1.5. Effects of Aggression and Violence in IP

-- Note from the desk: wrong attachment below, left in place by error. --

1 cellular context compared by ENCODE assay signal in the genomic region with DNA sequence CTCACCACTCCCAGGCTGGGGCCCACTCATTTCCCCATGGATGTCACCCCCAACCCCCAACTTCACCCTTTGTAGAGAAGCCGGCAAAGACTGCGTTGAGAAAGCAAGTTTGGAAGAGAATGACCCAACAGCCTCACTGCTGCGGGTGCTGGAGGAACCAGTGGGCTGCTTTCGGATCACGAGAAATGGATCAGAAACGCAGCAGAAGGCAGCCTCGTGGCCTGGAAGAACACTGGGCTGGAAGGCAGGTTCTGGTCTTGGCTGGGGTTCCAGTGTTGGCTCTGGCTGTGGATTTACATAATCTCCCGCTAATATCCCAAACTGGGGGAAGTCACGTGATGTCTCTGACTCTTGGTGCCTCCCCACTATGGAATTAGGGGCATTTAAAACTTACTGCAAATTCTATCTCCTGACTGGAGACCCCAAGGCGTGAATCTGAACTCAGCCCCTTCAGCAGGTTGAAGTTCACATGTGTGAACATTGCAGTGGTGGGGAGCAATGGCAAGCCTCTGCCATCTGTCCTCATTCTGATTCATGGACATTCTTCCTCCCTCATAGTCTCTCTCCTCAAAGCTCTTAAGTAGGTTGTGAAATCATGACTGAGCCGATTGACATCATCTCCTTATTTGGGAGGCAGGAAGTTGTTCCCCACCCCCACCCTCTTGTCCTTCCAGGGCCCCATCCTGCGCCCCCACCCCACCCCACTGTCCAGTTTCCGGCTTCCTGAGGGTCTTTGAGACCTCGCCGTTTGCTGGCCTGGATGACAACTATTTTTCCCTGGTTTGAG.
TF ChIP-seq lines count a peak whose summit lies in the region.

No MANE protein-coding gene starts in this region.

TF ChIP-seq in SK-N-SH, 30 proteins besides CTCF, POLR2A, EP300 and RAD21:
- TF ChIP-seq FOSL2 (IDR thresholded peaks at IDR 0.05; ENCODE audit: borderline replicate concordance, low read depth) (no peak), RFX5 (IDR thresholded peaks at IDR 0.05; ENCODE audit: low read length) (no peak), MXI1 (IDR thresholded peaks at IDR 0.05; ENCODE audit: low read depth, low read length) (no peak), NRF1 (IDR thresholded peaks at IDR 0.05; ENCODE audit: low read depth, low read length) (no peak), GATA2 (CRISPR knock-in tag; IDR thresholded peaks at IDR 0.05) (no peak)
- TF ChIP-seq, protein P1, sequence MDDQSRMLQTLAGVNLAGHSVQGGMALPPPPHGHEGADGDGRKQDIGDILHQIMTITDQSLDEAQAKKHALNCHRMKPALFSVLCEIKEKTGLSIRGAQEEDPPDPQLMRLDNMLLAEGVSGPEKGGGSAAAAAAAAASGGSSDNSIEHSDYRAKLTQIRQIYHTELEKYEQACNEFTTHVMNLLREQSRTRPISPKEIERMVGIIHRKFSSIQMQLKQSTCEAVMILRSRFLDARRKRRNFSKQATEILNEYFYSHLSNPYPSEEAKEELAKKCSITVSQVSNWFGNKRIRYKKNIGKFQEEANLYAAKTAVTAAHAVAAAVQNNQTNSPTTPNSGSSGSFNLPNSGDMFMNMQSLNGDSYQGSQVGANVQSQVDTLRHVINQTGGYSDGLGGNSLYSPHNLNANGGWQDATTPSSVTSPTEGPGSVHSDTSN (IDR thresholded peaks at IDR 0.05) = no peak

A number of researchers propose that the tacit acceptance of violence depicted in IP not only reinforces that violence against women is tolerated or even desired by women, but also that women are somehow immune to acts of physical and verbal violence [8,15,37,82]. The influence of IP is however variable, and not all men positively appraise IP, with many actively rejecting it [83,84]. It has also been suggested that those more inclined to violence, or to use force in sexual relations, react more favorably to such material, as do those who endorse the underlying value system espoused by aggressive IP and therefore actively seek it out [46,85,86]. Nevertheless, there is empirical research suggesting a link between ongoing IP exposure and the way viewers subsequently think, act, and behave. Studies have found that frequent and routine viewing of IP may reinforce harmful gender stereotypes, contribute to the formation of unhealthy and sexist views of women and sex, and augment sexually aggressive attitudes and behaviors [40,49,87,88,89,90,91,92,93,94]. These views, however, are not unanimous [95,96], and some authors contest any direct connection between IP consumption and actual sexual violence [74,97] with the debate ongoing [98,99].